1. Redesign your customer experience
Bricks-and-mortar retailers and hospitality operators may need to deal with extended social distancing measures, even when customers are allowed to return to your premises. Food businesses, for example, may need to consider redesigning the restaurant’s layout to allow for limited personal contact near takeaway counters. Retailers will also need to prevent customer bottlenecks at the counter so customers can easily adhere to social distancing rules still in effect.
2. Rethink your payment methods
Restrictions around physical contact may be among the last to be lifted. So, receiving cash from customers and handling change will need to be re-thought. Where possible, consider using payment systems that don’t require contact such as tap-and-go card readers, in-store QR payment codes customers can scan without going to the counter, and online prepayment wherever possible.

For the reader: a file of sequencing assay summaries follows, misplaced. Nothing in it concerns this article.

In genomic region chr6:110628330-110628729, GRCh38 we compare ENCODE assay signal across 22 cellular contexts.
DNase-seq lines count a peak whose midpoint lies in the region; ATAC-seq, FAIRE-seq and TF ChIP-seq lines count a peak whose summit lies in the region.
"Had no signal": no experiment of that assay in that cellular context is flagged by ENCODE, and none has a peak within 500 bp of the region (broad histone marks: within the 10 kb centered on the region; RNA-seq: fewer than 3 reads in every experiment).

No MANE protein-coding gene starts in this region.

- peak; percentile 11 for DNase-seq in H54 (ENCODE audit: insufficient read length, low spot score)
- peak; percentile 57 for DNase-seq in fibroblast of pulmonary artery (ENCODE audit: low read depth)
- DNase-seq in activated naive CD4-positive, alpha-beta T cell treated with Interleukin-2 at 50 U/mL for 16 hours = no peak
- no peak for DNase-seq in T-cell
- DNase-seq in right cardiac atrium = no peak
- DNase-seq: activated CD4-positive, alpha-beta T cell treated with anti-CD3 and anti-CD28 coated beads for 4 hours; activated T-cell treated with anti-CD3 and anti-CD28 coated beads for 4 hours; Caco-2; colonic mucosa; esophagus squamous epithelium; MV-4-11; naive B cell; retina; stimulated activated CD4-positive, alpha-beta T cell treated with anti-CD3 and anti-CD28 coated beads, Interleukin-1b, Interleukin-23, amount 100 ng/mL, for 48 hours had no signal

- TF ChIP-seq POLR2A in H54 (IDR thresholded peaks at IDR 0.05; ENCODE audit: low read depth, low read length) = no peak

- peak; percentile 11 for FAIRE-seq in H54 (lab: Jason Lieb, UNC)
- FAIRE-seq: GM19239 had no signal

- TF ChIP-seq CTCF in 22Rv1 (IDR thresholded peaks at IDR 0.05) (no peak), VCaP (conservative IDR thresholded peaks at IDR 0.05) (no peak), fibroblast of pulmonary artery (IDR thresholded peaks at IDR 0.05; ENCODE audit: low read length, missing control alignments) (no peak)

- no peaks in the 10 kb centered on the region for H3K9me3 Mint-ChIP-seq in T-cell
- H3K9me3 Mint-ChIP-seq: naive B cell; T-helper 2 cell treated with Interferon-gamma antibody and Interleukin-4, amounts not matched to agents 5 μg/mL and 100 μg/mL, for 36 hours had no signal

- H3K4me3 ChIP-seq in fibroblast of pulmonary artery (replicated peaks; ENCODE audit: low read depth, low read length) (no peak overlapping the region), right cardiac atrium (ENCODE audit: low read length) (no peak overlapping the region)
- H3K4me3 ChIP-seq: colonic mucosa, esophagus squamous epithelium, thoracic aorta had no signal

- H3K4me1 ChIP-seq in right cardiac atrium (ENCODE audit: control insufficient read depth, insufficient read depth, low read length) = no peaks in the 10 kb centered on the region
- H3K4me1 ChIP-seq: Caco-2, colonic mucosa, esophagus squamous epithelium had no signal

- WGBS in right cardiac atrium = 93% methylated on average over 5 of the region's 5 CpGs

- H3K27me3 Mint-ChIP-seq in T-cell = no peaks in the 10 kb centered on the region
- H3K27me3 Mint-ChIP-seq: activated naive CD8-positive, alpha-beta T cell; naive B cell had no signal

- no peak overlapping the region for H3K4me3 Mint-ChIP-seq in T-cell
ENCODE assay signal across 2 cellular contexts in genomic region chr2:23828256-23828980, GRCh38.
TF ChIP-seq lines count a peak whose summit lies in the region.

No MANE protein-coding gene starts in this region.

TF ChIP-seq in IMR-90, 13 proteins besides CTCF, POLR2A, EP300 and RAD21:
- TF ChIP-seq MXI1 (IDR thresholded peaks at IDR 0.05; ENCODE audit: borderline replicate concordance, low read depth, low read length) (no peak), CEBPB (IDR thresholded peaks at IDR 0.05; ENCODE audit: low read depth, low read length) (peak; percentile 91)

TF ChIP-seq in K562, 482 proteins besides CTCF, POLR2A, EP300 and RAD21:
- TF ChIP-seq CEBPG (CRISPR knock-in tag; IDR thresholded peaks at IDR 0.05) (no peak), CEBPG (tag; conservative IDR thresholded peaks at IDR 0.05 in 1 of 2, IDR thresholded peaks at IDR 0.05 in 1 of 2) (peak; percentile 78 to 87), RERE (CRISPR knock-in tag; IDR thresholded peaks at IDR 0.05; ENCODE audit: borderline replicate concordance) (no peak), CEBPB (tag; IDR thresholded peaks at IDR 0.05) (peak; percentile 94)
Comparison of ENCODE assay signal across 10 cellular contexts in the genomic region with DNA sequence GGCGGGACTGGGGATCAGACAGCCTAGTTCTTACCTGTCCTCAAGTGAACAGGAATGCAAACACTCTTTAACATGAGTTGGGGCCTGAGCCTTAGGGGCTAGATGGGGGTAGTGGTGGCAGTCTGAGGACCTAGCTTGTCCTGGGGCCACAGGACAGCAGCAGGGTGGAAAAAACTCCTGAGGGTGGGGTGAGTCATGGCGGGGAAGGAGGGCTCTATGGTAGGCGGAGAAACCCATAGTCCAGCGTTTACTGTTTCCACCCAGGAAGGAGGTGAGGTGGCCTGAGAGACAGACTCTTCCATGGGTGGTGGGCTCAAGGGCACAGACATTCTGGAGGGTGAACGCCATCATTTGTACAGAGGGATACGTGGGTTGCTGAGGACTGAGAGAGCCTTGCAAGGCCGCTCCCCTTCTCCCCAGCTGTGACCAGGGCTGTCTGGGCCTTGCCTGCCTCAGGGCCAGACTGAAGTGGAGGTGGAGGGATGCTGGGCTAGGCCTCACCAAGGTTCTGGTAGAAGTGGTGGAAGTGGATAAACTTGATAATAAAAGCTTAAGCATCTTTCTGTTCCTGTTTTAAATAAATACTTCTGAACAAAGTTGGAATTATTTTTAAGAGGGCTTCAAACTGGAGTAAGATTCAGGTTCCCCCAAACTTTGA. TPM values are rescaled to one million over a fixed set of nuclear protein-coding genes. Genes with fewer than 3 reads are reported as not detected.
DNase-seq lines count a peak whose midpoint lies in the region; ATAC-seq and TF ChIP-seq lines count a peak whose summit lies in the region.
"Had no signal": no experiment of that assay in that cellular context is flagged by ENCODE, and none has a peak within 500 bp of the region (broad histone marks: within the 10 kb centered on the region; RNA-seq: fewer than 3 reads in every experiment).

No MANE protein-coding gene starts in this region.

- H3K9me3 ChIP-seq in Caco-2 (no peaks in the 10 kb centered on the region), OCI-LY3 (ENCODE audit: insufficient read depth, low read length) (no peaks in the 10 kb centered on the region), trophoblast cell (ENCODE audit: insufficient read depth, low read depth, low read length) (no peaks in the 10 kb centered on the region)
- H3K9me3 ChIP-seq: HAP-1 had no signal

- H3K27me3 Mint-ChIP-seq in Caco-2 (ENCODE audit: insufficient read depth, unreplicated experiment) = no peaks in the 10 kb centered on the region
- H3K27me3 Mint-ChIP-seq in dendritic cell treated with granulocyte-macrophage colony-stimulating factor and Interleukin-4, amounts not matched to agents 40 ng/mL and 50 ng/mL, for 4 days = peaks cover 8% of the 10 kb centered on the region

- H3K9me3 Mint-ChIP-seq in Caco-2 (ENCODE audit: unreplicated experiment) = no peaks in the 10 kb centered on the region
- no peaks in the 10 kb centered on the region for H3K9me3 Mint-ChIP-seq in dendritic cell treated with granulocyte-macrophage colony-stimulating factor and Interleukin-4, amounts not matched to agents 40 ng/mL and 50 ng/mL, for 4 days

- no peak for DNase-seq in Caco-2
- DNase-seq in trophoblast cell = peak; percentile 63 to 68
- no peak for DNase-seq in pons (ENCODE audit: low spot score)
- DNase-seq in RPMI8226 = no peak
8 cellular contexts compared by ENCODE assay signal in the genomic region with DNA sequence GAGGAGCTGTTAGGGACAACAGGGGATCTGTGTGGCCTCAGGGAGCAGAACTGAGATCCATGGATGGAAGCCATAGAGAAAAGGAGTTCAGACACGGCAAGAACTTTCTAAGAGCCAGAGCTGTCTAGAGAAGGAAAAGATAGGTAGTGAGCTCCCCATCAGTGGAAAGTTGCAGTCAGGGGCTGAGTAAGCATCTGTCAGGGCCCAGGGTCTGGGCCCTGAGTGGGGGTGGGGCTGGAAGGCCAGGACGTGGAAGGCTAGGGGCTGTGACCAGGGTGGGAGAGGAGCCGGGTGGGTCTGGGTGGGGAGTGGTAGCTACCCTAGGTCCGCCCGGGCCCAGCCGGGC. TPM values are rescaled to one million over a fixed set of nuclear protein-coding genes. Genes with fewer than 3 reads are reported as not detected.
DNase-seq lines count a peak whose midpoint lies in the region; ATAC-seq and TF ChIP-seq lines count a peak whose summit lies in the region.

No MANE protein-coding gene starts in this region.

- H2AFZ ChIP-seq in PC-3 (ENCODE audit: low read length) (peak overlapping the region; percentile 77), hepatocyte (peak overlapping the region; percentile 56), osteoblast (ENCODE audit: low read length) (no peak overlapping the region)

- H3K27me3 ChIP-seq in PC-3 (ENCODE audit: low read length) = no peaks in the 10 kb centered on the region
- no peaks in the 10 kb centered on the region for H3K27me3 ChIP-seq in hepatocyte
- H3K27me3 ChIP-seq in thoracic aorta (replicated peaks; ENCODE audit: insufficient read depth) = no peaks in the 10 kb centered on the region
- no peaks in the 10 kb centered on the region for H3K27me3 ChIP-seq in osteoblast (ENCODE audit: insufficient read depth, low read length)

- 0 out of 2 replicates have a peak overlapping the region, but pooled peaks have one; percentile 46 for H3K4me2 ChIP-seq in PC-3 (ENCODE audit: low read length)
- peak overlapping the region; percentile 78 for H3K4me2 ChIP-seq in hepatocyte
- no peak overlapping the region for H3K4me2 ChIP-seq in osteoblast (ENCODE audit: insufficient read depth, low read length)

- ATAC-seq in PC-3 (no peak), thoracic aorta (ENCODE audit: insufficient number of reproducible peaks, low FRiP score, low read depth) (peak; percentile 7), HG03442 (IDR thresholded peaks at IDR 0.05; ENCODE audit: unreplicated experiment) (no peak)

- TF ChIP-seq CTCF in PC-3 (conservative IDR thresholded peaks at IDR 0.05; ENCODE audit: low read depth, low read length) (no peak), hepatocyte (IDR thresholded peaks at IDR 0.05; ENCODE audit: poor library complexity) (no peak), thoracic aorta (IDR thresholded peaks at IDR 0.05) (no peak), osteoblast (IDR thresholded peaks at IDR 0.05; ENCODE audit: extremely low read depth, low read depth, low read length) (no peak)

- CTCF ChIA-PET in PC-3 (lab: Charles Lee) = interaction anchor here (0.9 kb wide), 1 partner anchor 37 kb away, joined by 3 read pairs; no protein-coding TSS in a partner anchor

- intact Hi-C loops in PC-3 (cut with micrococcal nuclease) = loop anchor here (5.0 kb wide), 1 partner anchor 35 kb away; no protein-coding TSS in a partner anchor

3. Know your numbers
Hairdressers and barber shops are currently allowed to operate as long as they adhere to one customer per four square metres. It’s possible that entertainment, hospitality and arts venues may reopen under the same customer restrictions. Knowing how you’ll track and possibly restrict entry into your venue could help you prepare for a phased reopening.
4. Plan for a slow start
Be prepared that other businesses and suppliers may be slow to adjust to changing restrictions. That could be due to some restrictions limiting certain trades, or it could be that customers may be apprehensive to return even when all restrictions are lifted. It could be beneficial to keep costs down during times of reduced trade, so roster carefully to avoid over-staffing shifts.
What’s clear is that the road ahead for business still looks uncertain. As restrictions are inevitably lifted, business owners will need to manage their expectations, ensure they can accommodate any upheld restrictions, and control costs as we begin the slow roll-back to business as usual.